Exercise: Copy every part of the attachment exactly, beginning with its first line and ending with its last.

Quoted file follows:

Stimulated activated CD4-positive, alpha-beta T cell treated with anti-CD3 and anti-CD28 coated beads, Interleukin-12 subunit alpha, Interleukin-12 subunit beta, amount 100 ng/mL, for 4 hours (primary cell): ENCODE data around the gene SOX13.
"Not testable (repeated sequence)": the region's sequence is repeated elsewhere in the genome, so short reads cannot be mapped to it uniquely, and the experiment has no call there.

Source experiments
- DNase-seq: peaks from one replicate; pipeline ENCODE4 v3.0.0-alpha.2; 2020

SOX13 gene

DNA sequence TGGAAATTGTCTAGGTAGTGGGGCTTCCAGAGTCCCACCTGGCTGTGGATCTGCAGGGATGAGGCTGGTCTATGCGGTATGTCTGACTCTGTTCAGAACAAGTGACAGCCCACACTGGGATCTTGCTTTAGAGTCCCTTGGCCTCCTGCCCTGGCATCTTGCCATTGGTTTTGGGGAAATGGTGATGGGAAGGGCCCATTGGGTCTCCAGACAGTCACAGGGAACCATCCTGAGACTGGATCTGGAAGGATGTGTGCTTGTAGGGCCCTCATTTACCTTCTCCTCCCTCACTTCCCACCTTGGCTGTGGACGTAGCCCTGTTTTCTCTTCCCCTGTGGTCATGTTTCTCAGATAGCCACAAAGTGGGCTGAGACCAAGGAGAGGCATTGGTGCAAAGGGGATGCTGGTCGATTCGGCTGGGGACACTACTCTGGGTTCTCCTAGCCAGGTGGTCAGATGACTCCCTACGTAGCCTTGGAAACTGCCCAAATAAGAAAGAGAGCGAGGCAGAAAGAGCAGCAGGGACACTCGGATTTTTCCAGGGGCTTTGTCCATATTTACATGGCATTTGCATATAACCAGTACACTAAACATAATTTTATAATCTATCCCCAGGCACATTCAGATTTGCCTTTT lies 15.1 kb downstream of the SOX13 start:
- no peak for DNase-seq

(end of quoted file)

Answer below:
Stimulated activated CD4-positive, alpha-beta T cell treated with anti-CD3 and anti-CD28 coated beads, Interleukin-12 subunit alpha, Interleukin-12 subunit beta, amount 100 ng/mL, for 4 hours (primary cell): ENCODE data around the gene SOX13.
"Not testable (repeated sequence)": the region's sequence is repeated elsewhere in the genome, so short reads cannot be mapped to it uniquely, and the experiment has no call there.

Source experiments
- DNase-seq: peaks from one replicate; pipeline ENCODE4 v3.0.0-alpha.2; 2020

SOX13 gene

DNA sequence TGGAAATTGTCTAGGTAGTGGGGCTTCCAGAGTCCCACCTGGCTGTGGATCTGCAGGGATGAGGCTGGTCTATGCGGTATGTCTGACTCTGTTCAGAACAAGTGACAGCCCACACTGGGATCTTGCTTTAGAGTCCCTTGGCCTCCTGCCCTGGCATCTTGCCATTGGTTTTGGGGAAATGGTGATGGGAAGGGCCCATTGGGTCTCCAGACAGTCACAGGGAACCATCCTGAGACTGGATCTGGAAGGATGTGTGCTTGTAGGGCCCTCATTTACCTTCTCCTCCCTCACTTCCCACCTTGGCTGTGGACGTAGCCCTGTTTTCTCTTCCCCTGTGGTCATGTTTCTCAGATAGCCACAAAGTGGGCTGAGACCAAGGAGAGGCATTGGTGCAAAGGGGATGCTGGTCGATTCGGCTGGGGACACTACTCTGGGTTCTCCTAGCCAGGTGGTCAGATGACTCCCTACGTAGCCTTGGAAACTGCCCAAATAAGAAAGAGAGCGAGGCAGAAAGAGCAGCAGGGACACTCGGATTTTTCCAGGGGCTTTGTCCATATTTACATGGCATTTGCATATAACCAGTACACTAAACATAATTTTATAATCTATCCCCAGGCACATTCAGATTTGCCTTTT lies 15.1 kb downstream of the SOX13 start:
- no peak for DNase-seq